D:A:D

Simpatico

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    6
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AllMusic Review by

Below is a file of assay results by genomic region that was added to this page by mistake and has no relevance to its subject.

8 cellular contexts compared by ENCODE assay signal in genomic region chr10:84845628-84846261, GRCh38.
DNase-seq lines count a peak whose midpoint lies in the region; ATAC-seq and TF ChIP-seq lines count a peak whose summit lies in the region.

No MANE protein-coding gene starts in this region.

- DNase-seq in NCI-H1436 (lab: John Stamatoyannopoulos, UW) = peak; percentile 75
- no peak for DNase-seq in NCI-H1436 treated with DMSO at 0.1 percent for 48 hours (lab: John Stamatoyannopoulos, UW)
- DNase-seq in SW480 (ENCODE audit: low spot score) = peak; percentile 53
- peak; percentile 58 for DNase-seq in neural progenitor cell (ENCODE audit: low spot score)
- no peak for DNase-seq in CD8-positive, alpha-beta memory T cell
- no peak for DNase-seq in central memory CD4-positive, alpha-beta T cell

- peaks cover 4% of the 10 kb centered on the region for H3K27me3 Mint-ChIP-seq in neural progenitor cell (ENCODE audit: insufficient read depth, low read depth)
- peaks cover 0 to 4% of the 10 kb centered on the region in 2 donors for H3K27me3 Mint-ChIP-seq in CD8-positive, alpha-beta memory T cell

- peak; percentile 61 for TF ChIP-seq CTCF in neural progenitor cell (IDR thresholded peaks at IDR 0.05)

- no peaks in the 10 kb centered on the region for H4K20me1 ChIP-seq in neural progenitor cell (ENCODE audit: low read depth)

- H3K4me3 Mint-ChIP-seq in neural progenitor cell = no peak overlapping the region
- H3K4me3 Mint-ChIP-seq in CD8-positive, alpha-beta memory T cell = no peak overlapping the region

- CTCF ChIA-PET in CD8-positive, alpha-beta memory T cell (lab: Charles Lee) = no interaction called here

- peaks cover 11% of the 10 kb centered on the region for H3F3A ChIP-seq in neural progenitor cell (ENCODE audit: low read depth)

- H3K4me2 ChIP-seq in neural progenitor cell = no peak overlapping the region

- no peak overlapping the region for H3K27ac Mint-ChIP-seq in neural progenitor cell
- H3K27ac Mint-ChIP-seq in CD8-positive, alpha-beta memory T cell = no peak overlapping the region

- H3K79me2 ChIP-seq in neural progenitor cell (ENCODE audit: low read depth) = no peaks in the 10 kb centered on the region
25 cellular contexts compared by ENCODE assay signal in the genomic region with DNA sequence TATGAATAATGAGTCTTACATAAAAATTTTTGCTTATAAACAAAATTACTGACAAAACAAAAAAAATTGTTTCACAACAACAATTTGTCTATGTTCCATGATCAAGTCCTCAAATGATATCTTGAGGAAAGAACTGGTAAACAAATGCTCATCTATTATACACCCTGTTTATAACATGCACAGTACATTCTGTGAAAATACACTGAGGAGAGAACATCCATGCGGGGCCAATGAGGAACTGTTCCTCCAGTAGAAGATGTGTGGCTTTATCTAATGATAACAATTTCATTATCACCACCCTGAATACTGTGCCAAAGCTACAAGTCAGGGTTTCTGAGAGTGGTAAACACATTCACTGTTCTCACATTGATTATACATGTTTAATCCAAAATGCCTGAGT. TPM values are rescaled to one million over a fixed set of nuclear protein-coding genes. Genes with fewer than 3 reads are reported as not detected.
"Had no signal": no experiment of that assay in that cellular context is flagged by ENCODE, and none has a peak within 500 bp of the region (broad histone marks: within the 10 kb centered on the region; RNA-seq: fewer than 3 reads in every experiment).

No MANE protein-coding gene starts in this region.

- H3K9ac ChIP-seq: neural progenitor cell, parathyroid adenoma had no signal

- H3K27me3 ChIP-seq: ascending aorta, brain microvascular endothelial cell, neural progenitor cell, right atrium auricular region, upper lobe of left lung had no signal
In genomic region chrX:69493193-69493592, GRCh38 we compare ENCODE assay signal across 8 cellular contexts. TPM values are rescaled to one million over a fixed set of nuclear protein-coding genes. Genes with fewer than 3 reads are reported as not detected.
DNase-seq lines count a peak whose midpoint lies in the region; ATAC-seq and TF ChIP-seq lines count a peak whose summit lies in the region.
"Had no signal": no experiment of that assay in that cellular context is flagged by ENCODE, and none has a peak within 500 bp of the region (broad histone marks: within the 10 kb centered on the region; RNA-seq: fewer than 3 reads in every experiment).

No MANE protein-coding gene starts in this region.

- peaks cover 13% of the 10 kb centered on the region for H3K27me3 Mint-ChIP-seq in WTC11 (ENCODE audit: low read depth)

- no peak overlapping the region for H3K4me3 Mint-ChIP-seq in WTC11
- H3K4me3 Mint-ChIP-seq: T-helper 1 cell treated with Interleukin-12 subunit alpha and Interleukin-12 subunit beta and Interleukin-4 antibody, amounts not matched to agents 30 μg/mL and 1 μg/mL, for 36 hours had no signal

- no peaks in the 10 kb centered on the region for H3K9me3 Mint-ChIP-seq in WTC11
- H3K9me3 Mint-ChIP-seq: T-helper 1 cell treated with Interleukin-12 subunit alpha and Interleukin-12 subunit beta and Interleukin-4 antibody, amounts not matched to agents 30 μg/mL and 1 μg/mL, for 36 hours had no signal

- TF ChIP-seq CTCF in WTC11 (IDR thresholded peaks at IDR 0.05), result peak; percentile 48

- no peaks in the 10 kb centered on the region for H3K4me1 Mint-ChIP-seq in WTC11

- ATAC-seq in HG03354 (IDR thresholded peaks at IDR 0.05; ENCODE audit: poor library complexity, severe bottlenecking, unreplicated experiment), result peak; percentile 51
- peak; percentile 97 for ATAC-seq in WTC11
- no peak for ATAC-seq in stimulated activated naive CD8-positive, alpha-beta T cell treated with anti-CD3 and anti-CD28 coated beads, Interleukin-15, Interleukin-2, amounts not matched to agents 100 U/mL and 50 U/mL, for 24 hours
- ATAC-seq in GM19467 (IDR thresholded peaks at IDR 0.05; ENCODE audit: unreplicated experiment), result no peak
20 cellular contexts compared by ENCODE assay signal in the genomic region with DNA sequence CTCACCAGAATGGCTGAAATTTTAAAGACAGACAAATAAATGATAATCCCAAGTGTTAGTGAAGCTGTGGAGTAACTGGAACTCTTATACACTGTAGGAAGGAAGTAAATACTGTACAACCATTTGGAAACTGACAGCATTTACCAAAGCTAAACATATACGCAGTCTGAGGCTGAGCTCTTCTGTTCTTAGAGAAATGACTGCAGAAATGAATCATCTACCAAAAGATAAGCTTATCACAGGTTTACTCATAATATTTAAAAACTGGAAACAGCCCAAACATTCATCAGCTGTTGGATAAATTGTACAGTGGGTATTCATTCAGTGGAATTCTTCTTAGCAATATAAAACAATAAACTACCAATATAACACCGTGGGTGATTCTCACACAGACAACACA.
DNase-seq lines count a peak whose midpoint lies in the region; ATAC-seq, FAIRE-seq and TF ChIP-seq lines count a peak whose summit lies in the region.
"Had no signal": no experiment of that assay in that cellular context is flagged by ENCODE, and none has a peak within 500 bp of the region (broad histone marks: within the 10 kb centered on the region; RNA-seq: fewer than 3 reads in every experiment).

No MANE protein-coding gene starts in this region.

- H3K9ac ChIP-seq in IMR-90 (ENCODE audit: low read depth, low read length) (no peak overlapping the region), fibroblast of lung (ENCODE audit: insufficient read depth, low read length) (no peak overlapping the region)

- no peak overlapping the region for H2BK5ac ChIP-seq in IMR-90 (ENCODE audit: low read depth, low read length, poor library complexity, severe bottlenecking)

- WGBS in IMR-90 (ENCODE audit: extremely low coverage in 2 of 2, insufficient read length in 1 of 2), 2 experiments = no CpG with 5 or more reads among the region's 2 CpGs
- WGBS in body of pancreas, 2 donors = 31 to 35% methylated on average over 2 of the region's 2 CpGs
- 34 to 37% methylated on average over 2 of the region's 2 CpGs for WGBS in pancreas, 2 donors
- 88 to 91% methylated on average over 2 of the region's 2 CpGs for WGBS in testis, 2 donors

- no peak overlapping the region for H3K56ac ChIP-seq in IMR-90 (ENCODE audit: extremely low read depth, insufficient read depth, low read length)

Danish rockers D:A:D decided to tone things down a bit for 1997's Simpatico, doing away with the overtly metallic riffing of predecessor Helpyourselfish to strike a surprisingly jangly alterna-rock chord instead. Jacob Binzer's dreamy, '50s-styled guitar is back to the forefront, providing new textures and nuances to the group's sound, which had grown quite predictable of late, even as it retained its overall high standards. For his part, brother and singer Jesper Binzer continues to impress with his odd twists of phrase, which have long been one of D:A:D's most original and endearing traits. Together, the brothers lead the band on a traipse through countless bittersweet rockers, including "Empty Heads," "Home Alone," and "Hate to Say I Told You So." And even when the band does whip out the big guns for the rare rave-up, D:A:D still manages to throw a monkey wrench into the mix -- for example, the industrial edge of "Cloudy Hours" and the jazzy accents that crop up on the title track. Quality does take a turn for the worse as the album wears on but, even as the melancholy tone descends into a darker, resigned despair, a few true gems still emerge, namely the poignant "Hand Without Strength" and the tale of lost innocence, "You Do What I've Just Done." All in all, another strong showing from this underappreciated band.

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